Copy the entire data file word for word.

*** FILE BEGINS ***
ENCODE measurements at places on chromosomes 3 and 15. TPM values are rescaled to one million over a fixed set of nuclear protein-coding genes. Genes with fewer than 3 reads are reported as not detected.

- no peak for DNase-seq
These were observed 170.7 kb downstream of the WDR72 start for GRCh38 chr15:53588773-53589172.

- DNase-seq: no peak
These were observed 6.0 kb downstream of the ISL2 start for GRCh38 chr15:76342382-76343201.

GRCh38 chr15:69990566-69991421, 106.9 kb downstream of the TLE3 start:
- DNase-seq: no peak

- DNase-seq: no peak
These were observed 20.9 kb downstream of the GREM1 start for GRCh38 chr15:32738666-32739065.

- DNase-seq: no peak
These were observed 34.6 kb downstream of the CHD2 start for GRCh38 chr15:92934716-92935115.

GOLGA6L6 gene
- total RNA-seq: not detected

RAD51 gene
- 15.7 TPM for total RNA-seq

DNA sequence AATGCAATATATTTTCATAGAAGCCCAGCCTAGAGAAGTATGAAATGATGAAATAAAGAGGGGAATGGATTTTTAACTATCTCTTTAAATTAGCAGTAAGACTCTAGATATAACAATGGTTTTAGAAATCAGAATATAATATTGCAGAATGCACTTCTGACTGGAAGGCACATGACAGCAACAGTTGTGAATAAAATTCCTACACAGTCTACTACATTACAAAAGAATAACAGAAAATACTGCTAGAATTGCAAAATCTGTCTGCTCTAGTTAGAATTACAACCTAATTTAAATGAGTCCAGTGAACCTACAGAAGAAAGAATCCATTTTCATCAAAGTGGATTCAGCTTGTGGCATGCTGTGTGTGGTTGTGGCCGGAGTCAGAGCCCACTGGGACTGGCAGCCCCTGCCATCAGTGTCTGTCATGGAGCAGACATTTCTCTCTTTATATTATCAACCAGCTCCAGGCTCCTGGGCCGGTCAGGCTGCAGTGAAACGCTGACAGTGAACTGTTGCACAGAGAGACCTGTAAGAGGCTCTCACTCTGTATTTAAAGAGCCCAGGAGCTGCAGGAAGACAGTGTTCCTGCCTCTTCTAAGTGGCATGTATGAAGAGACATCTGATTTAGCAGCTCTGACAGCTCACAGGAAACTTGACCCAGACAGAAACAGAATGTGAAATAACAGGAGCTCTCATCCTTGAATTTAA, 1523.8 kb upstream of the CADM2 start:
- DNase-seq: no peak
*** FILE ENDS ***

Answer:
ENCODE measurements at places on chromosomes 3 and 15. TPM values are rescaled to one million over a fixed set of nuclear protein-coding genes. Genes with fewer than 3 reads are reported as not detected.

- no peak for DNase-seq
These were observed 170.7 kb downstream of the WDR72 start for GRCh38 chr15:53588773-53589172.

- DNase-seq: no peak
These were observed 6.0 kb downstream of the ISL2 start for GRCh38 chr15:76342382-76343201.

GRCh38 chr15:69990566-69991421, 106.9 kb downstream of the TLE3 start:
- DNase-seq: no peak

- DNase-seq: no peak
These were observed 20.9 kb downstream of the GREM1 start for GRCh38 chr15:32738666-32739065.

- DNase-seq: no peak
These were observed 34.6 kb downstream of the CHD2 start for GRCh38 chr15:92934716-92935115.

GOLGA6L6 gene
- total RNA-seq: not detected

RAD51 gene
- 15.7 TPM for total RNA-seq

DNA sequence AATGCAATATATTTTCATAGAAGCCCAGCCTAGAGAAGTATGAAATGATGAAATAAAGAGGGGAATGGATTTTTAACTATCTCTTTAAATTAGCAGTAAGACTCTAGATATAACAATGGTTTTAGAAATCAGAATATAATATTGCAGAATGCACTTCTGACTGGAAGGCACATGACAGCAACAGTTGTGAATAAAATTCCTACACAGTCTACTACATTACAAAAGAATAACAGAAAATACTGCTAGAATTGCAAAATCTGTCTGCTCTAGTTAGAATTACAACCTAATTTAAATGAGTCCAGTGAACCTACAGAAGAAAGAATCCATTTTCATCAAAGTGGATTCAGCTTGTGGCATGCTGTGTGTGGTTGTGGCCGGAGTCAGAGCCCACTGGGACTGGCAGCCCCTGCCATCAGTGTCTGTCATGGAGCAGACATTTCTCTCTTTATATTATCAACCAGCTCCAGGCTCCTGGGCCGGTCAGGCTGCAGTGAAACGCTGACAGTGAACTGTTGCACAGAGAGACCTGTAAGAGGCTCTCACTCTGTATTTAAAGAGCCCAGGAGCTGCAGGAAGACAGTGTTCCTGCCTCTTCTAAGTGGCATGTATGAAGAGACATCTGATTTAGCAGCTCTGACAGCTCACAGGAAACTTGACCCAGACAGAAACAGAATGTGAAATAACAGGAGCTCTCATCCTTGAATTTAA, 1523.8 kb upstream of the CADM2 start:
- DNase-seq: no peak